Hopefully a more fruitful and lengthy day of fishing is in the near future. After all, its just the start of the hard water season.

Sunday, October 4, 2015

Something different

Some of my recent available days for fishing have turned into hunting days. This is my first hunting season and the first couple times out I saw nothing but a few rabbits and a grouse. I was fortunate enough to take a couple short trips with a friend who is knowledgeable in the area of hunting. In those two short trips I either learned quickly or luck came my way because this morning I finally saw some big game while hunting this morning.

I went out for first light, parked and walked up the gravel road to the next logging road and began hiking up the hill. The ground was frosty and crunchy so I took my time and when I reached the crest i was able to look down on a clearcut and up the other side. Out came the binoculars and low and behold there was a bull moose slowly making his way up the other side of the block. Unfortunately for me he had too much antler for me to shoot it legally. He wandered up the block and slowly dissappeared into the trees.

I glassed the rest of the large block and spotted another moose. This one was a cow and was wandering the block. I watched for about half an hour as it slowly left the block, heading out the other side.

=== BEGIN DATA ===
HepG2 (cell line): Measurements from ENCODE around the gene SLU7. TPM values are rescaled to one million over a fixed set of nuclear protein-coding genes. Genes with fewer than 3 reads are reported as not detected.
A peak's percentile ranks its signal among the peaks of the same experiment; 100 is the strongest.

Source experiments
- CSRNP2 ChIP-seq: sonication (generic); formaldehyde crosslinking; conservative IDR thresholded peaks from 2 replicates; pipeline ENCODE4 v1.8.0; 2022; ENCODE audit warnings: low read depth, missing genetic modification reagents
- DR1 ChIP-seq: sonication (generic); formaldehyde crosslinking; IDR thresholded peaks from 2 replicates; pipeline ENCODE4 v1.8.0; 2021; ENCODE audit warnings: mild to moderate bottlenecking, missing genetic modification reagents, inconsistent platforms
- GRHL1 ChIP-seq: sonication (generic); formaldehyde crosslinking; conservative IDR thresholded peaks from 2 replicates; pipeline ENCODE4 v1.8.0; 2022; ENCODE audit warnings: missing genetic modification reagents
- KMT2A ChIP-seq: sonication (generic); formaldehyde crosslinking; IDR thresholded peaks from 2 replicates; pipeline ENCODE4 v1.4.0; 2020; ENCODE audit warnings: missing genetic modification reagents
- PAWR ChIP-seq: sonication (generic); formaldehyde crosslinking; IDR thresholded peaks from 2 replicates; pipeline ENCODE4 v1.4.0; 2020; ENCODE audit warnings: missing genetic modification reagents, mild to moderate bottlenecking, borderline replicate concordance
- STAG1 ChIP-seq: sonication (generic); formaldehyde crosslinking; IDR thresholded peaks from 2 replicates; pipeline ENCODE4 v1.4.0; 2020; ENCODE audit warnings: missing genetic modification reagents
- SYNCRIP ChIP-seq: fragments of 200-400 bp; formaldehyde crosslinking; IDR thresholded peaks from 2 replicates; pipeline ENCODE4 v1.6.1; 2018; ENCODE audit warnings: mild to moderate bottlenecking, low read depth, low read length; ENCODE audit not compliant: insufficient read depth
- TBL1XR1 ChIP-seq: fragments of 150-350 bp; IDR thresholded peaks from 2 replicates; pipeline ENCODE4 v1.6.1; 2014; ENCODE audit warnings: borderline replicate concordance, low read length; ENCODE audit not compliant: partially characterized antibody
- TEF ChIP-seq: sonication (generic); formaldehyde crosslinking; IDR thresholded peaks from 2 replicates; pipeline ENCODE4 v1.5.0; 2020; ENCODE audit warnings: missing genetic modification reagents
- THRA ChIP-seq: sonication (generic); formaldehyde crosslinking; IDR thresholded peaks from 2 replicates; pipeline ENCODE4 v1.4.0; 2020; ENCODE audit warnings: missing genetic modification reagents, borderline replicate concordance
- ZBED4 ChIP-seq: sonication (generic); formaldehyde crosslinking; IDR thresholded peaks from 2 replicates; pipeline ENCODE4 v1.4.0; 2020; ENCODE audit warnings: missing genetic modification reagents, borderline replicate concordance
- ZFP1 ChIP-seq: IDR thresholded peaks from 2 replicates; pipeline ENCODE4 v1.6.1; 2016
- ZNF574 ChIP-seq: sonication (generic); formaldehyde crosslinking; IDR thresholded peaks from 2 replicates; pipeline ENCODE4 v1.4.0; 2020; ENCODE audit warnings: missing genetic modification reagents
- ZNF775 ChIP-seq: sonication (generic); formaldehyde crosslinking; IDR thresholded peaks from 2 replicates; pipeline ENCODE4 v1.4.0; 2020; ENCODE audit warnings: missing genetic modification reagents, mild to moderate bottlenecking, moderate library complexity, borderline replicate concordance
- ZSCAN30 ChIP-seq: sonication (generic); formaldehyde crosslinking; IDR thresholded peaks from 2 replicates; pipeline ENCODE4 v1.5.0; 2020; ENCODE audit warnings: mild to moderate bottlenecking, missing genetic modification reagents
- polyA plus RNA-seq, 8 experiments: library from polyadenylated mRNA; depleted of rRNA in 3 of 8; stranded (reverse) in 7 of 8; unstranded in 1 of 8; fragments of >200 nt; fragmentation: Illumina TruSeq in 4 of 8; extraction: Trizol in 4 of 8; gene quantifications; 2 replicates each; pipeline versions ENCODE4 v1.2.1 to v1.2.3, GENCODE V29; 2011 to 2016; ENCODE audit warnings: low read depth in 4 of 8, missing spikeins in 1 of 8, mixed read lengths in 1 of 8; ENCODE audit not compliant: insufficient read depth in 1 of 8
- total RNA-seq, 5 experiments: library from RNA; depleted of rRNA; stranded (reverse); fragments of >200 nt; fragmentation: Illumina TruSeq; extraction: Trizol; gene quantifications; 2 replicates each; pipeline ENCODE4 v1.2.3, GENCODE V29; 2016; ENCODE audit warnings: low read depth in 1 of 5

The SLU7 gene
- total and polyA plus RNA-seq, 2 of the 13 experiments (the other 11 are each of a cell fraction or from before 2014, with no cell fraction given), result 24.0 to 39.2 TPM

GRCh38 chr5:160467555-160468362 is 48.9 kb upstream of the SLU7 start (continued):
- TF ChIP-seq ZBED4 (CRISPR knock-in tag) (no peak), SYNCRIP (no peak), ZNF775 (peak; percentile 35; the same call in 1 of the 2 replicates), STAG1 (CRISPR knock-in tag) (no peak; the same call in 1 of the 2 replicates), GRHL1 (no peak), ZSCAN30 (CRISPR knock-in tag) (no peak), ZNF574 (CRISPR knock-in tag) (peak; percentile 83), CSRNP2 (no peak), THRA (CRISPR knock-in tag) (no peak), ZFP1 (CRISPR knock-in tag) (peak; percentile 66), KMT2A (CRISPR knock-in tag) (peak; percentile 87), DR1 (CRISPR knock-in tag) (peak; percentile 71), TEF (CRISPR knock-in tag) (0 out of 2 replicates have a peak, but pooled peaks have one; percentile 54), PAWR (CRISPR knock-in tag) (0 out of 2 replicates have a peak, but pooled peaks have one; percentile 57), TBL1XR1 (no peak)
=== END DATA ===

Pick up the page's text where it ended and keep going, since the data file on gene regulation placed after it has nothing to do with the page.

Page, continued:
On my trek back down the trail, a few hundred yard back from where I had turned around and I spotted a black lump down another side of the ridge. Up came the binos and there sat another cow moose. This one I was able to get to within 150 yards where I sat and watched for 15 minutes. The moose just sat and watched me. Too bad theres no cow season or I would have taken the shot. She was sitting pretty.

Off I went, back to the truck and driving down the road again. I didnt see anything else except a nice black bear in the middle of a cut block.

Maybe next time a legal bull will show itself.

Sunday, September 13, 2015

Stellako on a dry fly

I had a bit of time this weekend and my choice was take the boat out to a lake or wade the Stellako river again trying to fool rainbows with a dry fly. Well, dry fly fishing won, so off I went.